-11. Death Star enveloping magnetic field - spherical?, invisible, allowed shielded fighter passage
-12. Death Star exhaust port shield - If it even could've been visible (e.g. we don't know where it is exactly), it was not visible. Allowed passage of matter but not turbolaser/blaster fire.
-13. Hoth theater shield - invisible, unknown shape, unknown visibility (apparently invisible or with only weak distortion). Apparently allowed matter through on the surface (if it even existed there), but had to be turned off for ships and ion cannon fire going upward. Strong enough to withstand any Death Squadron bombardment.
-14. Home One landing bay - unknown shield type, identical apparent behavior to DS1 landing bay
-15. DS2 Endor shield - remotely projected spherical shield, large dish projector, matter destroyed on impact, allowed outbound weapons fire, inbound laser fire results never tested.
-16. Separatist Ground Shield - (forgot to add this earlier) - looks like Gungan shield, does not block matter (non-lethal) but does block inbound energy weapons and possibly some weaker outbound. 
That's all I can think of off the top of my head. 
From those, we could easily posit several different types of shield.

My guess as to grouping and nomenclature
"Magnetic Field" - 0, 10, 11 (enhanced), 14
"Localized Magnetic Field" - 2, 5 . . . not sure what else to call this group. Just weird.
"Standard Shield" - 3, 8, 9, and *maybe* 15
"Ray Shield" - 4, 6, 7, 12
"Ground Shield" - 1, 16, and *maybe* 13 provided there was n     

And no, I don't know what the rest of that sentence was supposed to be . . . it wasn't there.

Not a bad top-of-the-head list, but in retrospect I see a few iffy parts.   In any case, there might be enough to start building on here.   One detail that sprung to mind recently, though, when watching the final season of The Clone Wars on Netflix is that a shield just like #6 was not lethal, so apparently there are still more variables to Star Wars shields than what is suggested above.

Damaging Starships

Just a quick list . . . it occurred to me that we see ground-scale weapons used successfully against Star Wars ships an awful lot.  According to some, of course, this ought not be even remotely possible.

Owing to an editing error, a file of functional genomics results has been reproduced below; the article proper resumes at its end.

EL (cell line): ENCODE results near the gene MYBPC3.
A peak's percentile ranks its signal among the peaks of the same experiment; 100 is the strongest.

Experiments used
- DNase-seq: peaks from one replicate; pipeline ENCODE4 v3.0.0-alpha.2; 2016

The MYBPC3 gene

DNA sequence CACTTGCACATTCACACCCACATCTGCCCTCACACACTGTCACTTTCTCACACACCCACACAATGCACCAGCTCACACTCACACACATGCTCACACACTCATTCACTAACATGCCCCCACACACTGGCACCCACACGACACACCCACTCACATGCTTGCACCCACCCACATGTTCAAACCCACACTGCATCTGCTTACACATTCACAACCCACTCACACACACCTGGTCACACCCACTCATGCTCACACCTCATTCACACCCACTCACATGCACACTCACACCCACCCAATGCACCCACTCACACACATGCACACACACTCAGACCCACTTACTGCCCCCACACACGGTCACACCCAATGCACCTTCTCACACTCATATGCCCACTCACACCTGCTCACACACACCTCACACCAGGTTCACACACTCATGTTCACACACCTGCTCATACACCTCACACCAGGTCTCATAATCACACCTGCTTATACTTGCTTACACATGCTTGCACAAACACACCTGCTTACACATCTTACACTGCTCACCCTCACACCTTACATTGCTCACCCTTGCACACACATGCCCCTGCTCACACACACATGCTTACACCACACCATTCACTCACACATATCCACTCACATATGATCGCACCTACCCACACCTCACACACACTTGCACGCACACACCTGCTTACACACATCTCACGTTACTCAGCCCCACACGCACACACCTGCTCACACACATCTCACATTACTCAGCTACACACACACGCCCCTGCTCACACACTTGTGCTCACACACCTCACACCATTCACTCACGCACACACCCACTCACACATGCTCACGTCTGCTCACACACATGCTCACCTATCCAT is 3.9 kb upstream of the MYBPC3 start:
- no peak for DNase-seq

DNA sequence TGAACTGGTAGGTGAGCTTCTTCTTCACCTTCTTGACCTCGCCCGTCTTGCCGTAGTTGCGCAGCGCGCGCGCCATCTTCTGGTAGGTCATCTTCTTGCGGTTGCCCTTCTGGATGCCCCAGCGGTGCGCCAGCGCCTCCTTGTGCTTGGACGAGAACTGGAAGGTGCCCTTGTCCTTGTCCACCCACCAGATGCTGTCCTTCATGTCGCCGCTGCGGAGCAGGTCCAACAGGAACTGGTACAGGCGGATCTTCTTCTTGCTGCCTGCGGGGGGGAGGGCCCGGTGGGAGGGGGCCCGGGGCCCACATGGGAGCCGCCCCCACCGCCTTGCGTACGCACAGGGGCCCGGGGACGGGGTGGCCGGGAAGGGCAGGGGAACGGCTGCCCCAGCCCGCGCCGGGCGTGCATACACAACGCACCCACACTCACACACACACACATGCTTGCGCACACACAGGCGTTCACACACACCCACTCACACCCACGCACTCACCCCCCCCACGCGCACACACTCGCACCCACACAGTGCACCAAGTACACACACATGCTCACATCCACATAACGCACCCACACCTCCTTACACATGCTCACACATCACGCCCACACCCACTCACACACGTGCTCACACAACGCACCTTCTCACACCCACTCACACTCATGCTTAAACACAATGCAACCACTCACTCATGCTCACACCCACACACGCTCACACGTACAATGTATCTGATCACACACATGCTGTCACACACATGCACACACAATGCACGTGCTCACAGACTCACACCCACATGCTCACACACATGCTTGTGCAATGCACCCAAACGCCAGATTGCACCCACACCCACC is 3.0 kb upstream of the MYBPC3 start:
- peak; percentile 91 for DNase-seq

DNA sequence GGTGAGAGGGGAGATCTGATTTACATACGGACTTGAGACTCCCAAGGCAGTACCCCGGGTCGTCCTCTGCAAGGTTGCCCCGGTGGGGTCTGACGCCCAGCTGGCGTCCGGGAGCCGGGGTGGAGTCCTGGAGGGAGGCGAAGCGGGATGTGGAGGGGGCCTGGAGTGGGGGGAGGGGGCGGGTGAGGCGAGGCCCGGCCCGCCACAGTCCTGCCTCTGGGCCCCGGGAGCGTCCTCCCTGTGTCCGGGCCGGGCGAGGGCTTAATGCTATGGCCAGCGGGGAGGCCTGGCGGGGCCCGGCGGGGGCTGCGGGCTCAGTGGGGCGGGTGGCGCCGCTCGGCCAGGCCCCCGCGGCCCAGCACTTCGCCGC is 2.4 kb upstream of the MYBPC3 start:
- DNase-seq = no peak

1.  Arguably, anytime a Vulture droid brings down an enemy ship of any kind is a ground weapon event, given that the Vulture is a walker as well . . . and, notably, one which we've seen hand weapons disable, albeit not destroy in the same flaming way as starfighter weapons tend to.

2.  TESB . . . snowtroopers are setting up a blaster cannon for use against the Falcon, which is evidently of sufficient concern that it gets special attention from the Falcon.

3.  "Revival"[TCW5] . . . a pirate uses a shoulder-mounted rocket launcher to bring down the small cargo ship Maul and Oppress are on by striking an engine nacelle strut, damaging it and the engine.

4.  "Necessary Bond"[TCW5] . . . an older-model Jedi cruiser of about 100 meters length is shot down by a small hovertank.   A single shot to one of the engines damages it and causes a number of secondary explosions on the ship before it crashes.   The ship was being boarded for escape at the time, so the shields were almost certainly down.

5. "Necessary Bond"[TCW5] . . . Hondo, piloting a vessel that either is or is identical to Slave-I, withdraws from firing on a helpless and exposed General Grievous when two Separatist hovertanks show up.

6.  "The Lawless"[TCW5] . . . Mandalorian jetpack missiles bring down (a vessel that I refuse to accept as being) the Twilight.   (It was the "parts car" for the real one.  Totally.)

I think there are more examples . . . one could point out the Republic transports as seen in AotC getting knocked out of the sky at Ryloth, but those were (I think) anti-aircraft "proton cannons" and not any basic ground weapon like an artillery cannon.  The only other time I know of those weapons being seen, they were at Geonosis (the second time) blowing apart Republic gunships.  

(And y'know, I was gonna dismiss that example, but if you think about it, the presence of such guns does serve to explain the unusual tactic of keeping the mainline ships far away from the drop zone at Geonosis.)


"Death Trap"[TCW2] Tech Note

This is how I put it a few years back:
"Cadet 327: What reaction propels the main engines of this Jedi cruiser?"
"Poles combine sparking off the reactor core rods, sir."
(or "post combined sparking off the reactor coil rods, sir" or "posts combine sparking off the reactor core rods, sir." or "{something} combine sparking off the reactor {whatever}, sir")
For what it's worth, a subtitles website online has updated, and its subtitle file for Death Trap suggests that the line is the following:
"Post-combined sparking off the reactor core rods, sir."